Microbiologists in the Netherlands, together with Delft University of Technology and recycling major Renewi, have worked overtime in recent weeks to develop a smart model to collect and sterilise mouth masks from hospitals and return them for reuse.
The initiative is seen as a major step to resolve the shortage of such masks in hospitals due to the coronavirus pandemic. Every day, more than 48 000 masks could have a second life.
Medical personnel in a hospital may use a mouth mask only once, after which it must be discarded and incinerated according to strict hygiene guidelines. However, due to the increase in the number of infections with the coronavirus and the increase in patients, hospitals worldwide have been struggling to secure enough masks.
Strict collection rules
Recycling company Renewi supplies hospitals with a plastic container with an inner bag in which the used masks are collected. After both the full bag and the container are disinfected, Renewi picks up the full barrel and drops off a new one. Full containers are delivered to Van Straten Medical and GreenCycl, companies who specialise in the manufacture, repair and supply of surgical instruments, trays and disposables. Here, both the masks and the empty vessel are sterilised.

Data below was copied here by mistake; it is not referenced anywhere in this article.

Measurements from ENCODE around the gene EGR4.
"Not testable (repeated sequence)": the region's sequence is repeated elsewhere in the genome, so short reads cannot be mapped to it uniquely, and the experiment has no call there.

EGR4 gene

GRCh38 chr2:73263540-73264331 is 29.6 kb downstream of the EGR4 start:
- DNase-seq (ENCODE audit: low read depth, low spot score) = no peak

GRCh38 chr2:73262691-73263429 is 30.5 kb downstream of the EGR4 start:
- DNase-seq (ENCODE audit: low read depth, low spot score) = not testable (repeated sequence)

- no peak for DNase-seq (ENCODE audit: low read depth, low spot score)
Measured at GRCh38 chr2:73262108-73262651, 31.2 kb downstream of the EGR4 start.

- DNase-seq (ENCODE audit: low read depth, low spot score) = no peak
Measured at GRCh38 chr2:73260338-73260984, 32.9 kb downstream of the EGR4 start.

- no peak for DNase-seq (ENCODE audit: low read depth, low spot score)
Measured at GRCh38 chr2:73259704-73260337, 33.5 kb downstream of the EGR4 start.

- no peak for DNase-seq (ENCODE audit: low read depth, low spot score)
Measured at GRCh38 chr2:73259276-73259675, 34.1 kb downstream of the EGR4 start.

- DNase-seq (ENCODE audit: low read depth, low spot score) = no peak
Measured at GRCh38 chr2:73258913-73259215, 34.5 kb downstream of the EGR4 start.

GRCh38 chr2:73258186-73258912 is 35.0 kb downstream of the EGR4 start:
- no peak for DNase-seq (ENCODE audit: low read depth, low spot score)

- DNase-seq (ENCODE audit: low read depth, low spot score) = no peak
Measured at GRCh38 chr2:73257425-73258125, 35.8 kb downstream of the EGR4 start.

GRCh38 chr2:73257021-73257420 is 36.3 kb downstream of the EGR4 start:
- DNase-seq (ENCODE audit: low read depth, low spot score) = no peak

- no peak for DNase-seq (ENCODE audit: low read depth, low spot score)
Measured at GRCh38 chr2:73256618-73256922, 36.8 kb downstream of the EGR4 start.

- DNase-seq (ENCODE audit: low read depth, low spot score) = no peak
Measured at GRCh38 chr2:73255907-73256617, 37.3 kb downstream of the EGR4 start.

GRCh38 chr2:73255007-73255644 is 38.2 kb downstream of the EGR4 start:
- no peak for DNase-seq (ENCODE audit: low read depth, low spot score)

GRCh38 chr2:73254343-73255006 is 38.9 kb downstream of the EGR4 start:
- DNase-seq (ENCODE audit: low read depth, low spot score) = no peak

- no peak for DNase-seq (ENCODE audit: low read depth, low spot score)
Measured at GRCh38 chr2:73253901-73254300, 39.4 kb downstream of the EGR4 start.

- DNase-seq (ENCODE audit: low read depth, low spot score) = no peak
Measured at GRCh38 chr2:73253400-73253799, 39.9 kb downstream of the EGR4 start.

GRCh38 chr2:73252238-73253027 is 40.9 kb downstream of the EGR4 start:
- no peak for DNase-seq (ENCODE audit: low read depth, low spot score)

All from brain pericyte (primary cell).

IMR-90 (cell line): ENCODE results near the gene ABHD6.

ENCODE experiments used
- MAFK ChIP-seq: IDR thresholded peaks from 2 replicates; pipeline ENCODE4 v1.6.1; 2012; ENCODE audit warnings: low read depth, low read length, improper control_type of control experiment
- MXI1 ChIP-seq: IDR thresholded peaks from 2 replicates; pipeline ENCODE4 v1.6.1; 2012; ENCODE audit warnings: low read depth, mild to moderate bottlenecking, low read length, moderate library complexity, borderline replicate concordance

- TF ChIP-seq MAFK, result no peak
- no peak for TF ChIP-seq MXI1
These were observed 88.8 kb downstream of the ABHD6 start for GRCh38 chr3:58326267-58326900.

Hot steam kills coronavirus
The used masks are sterilised at 121 C to kill off the coronavirus microorganisms. The masks remain usable after this process and are 100% reliable for reuse by medical personnel. After sterilisation, they are packed in boxes and returned to the hospitals. The collection and return process takes between 24 and 48 hours.
The sterilisation method has been approved by the Dutch health authority RIVM.
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